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October 24, 2017

Non-Profit Retail Symposium

Understand the demographic to position your retail store

Presented by Las Vegas Market, in collaboration with Association for Healthcare Volunteer Resources Professionals (AHVRP; ahvrp.org), Museum Store Association (MSA; museumstoreassociation.org) & Zoo & Aquarium Buyers Group (ZAG; zaggift.com

 


Millennials, an oft-misunderstood demographic. What defines the typical consumer? What's different about how they shop? Most importantly, how do you position your store and products accordingly?

Millennials make technology-based buying decisions, prefer a simple and unencumbered lifestyle, respond when experience trumps product. Explore how these characteristics apply to your retail business.


Retail as an "Experience"

  • People seek experiences: evidenced by malls closing, brick and mortar shrinking
    • Competitive advantage is excellence in customer service

  • Keep everything fresh and new to engage customers by store / with product
    • Consistently host events, change displays (same product looks different)

  • Tell the story of the product; tie purchases to a cause/purpose/mission
    • Seek experiential merchandise that is well made and long lasting
    • Often attached to the story behind a product above the price
    • Also tell stories of philanthropy – in addition to product stories

  • These customers seek very instant gratification, right now, this minute
    • Drone and GPS technologies are coming for instant delivery!

Always Document with Photos

  • Millennial shoppers are always taking pictures; documenting life through photos
    • Cell cameras always ready to share what they are seeing; is your store inspiring and products capture-worthy?
    • Create an “Insta-friendly” photo opportunity area at front of your store to encourage sharing, posting and tagging

  • Zoos report “enrichment project,” that customers purchase toys with which animals play, then send those photos to customers

Products that Reflect/Resonate

  • Willing to spend more money on items that last (as opposed to buying cheap)
    • Not necessarily checking prices but just purchase the things they love

  • Tend to shy away from an overwhelming amount of choices
    • Do not want multiple color and style options for an item

  • Probably avoid technology (Amazon), calendars (on phone) and music (various platforms) altogether, to not compete with well-established sources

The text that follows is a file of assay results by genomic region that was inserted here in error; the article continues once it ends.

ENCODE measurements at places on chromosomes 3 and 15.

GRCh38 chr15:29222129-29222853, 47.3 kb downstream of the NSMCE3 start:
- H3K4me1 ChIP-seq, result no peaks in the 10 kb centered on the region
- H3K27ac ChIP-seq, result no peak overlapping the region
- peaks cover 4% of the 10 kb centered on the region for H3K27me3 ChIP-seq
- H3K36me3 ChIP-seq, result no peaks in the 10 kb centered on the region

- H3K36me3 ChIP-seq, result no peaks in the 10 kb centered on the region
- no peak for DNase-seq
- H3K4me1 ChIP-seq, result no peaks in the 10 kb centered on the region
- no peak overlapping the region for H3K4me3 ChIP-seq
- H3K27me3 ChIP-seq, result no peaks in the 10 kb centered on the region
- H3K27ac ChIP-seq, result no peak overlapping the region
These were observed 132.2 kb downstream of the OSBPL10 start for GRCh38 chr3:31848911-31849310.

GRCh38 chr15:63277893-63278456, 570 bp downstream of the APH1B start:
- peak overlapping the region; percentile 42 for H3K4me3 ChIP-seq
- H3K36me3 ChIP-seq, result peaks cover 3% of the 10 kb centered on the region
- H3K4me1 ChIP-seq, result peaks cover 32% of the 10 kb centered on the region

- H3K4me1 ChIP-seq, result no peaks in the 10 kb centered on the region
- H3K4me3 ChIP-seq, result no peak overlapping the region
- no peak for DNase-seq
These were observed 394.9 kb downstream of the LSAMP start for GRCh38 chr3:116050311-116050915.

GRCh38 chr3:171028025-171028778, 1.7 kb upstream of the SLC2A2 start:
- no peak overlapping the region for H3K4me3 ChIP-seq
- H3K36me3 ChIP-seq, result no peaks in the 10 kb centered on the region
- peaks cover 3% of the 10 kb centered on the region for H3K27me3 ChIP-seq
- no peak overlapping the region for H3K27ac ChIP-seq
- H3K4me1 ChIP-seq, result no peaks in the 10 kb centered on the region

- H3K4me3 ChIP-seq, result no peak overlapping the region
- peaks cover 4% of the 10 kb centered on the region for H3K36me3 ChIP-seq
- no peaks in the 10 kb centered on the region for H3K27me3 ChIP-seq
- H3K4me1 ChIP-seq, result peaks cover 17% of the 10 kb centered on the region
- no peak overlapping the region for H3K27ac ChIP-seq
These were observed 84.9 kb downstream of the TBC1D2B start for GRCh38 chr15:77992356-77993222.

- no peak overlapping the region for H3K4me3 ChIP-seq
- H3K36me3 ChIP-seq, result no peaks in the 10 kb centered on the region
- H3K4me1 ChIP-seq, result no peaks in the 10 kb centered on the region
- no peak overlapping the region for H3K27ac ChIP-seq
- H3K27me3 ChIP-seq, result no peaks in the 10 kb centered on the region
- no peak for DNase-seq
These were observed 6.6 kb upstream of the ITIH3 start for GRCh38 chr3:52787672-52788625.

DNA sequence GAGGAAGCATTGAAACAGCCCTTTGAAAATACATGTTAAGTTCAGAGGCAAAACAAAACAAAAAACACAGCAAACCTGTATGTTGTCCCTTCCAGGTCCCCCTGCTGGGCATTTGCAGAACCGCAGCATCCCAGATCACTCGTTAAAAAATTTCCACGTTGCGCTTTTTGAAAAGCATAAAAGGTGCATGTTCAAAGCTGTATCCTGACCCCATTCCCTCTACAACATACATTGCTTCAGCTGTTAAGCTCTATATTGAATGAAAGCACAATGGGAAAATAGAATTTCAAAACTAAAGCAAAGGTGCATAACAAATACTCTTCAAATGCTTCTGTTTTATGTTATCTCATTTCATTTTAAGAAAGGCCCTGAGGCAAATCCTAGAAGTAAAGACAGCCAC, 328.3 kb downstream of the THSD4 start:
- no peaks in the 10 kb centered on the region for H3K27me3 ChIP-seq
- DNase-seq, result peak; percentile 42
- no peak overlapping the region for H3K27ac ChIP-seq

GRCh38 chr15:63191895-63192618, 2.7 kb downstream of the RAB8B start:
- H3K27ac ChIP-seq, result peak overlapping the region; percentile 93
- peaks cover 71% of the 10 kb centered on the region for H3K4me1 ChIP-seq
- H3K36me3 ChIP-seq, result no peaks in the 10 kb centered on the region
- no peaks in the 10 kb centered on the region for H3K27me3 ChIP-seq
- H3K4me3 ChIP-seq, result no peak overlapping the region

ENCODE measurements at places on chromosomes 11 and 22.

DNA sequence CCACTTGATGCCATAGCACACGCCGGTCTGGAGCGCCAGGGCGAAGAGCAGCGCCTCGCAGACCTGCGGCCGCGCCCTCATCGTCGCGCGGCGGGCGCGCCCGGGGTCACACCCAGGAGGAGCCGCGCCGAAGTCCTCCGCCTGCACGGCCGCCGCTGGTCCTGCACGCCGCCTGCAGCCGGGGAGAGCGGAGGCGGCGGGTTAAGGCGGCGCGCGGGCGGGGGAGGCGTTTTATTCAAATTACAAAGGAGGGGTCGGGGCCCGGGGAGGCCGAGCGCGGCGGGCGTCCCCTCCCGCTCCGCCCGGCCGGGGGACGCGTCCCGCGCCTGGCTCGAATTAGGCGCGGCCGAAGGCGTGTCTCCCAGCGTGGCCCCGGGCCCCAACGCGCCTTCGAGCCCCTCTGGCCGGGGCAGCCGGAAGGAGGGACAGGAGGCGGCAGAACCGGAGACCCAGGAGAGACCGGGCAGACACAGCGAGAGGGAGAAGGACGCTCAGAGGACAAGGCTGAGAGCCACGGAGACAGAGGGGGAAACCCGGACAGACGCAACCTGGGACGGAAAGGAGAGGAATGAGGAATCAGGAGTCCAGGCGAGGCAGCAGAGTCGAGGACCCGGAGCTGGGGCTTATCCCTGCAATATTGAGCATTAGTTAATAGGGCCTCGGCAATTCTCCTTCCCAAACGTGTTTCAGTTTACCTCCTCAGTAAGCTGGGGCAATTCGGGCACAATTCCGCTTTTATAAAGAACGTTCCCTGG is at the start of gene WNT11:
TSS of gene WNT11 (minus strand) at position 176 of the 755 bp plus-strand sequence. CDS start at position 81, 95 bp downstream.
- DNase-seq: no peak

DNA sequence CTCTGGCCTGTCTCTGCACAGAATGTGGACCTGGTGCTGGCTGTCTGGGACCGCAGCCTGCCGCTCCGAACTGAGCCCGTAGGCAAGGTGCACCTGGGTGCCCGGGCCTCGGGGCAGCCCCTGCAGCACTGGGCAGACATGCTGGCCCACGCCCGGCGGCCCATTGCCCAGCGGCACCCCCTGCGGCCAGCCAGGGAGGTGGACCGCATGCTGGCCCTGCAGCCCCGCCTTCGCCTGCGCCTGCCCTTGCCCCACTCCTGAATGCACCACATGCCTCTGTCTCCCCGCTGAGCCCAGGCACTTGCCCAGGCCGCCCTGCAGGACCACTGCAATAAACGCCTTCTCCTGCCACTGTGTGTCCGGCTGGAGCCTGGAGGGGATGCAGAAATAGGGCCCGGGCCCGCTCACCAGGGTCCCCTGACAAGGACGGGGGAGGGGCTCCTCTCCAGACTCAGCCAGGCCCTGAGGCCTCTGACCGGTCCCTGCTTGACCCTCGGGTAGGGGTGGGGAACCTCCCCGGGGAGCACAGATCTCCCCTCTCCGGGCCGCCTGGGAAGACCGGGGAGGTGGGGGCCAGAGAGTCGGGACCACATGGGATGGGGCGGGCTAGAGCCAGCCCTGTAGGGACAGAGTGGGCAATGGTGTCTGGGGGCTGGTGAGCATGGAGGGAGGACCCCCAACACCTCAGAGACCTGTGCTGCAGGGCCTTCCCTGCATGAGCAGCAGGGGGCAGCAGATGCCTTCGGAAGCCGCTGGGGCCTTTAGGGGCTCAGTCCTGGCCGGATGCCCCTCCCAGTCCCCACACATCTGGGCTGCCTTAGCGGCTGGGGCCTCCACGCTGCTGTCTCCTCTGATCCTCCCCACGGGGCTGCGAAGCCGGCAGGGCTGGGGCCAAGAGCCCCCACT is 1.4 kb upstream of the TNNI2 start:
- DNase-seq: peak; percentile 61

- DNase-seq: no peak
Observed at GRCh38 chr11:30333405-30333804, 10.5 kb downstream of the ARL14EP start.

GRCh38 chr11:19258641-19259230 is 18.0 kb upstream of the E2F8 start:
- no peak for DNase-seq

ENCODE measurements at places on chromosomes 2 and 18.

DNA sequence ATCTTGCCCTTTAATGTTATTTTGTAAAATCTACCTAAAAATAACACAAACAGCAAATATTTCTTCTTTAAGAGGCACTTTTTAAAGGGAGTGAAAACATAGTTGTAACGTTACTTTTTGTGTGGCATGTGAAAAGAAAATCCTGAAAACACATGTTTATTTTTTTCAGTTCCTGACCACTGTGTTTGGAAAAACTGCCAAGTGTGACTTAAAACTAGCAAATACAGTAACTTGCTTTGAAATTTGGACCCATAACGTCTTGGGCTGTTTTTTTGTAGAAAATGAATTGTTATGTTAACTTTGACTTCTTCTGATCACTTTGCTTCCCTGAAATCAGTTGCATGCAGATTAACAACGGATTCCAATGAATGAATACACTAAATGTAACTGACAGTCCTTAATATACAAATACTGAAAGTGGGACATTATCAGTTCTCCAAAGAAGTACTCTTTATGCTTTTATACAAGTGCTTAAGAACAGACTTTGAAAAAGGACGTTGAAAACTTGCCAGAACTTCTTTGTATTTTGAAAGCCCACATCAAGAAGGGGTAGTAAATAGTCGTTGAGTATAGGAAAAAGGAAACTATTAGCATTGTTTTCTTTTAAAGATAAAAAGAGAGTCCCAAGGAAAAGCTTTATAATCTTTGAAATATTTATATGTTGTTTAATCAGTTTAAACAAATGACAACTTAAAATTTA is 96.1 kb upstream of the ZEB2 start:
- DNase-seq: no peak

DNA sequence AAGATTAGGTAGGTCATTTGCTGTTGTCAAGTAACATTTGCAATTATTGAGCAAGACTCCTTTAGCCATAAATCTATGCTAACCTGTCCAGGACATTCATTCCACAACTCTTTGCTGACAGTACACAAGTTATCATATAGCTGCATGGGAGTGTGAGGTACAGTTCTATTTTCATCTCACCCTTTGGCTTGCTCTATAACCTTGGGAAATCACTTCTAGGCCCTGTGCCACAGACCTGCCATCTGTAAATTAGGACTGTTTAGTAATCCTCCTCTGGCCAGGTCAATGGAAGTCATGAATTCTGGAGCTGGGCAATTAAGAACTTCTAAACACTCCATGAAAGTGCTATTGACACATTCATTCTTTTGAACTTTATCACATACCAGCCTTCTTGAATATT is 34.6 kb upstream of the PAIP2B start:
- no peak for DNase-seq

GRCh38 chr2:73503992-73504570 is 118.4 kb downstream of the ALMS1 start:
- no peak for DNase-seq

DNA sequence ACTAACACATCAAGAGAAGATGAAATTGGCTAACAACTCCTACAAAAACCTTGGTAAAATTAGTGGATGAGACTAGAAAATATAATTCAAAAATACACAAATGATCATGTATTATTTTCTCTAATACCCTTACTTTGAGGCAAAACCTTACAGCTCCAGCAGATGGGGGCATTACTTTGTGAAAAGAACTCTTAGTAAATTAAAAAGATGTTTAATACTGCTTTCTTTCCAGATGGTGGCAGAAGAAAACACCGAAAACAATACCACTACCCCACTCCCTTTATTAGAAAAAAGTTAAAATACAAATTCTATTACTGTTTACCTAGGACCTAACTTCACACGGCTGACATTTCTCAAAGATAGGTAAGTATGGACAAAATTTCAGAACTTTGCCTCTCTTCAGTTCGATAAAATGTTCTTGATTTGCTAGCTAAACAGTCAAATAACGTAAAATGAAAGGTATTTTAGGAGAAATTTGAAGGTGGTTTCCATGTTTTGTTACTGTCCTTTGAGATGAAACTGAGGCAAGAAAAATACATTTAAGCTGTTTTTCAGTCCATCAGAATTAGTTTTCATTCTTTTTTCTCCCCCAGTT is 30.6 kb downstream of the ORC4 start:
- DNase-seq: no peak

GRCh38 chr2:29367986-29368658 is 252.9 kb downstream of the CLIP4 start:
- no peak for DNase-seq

• Stock items they cannot find on Amazon or anywhere else
    • Purchase items that are locally made or made in the USA

  •  “Making it mine” popular: patches and pins on backpacks, jackets, purses, vests
    • Stocking more apparel with big pictures, graphics, scenes

  • Don’t sell things that “collect dust;” minimalists that don't want a bunch of "stuff”
    • EX: figurines, thimbles, spoons, postcards, souvenir mugs, shot glasses

Successfully Employ Millennials

  • Retain fun, positive work environment, so they enjoy the "experience" of work
    • Need to hear positive reinforcement, compliments, instant feedback

  • Millennials need to believe in / feel part of the mission, “be in line with my values”
    • Want to contribute in a meaningful way, so give the employee real responsibilities (not just busy work)

  • Be SO flexible with staffing, and adapt accordingly: happy working fewer hours, will not arrive to work even a minute early

  • Change dress codes: tattoos, piercings and dyed hair are now acceptable, no longer take phones away from selling floor

And after Millennials? Gen Z and Gen Alpha are next. Technology is rapidly evolving, as is how these generations are educated. They will be highest, most educated people in world history. Consider: what jobs will they work? Who will staff the stores?

While previous generations were driven by the most appealing in-store experience, the shopping experience of Gen Z member consists of a few clicks on a mobile device.


Thank you to these millennial non-profit retail experts for sharing their perspectives: 

Moderator Melinda Greene, Kansas City Zoo (ZAG); table leaders:

Association for Healthcare Volunteer Resource Professionals

  • Karli Stroh, Integris Health 
  • Heather Barnes, Intermountain The Orthopedic Specialty Hospital 
  • Sally Miller, UH Ahuja Medical Center

Museum Store Association

  • Melody Caban, Amon Carter Museum of American Art
  • Michael Balbone, Perez Art Museum Miami
  • Kate Botelho, Preservation Society of Newport County
  • Aubrey Herr, Walters Art Museum

Zoo & Aquarium Buyers Group

  • Brandan Johnson, Henry Vilas Park Zoo
  • Kaitlyn Bailey, John Ball Zoo
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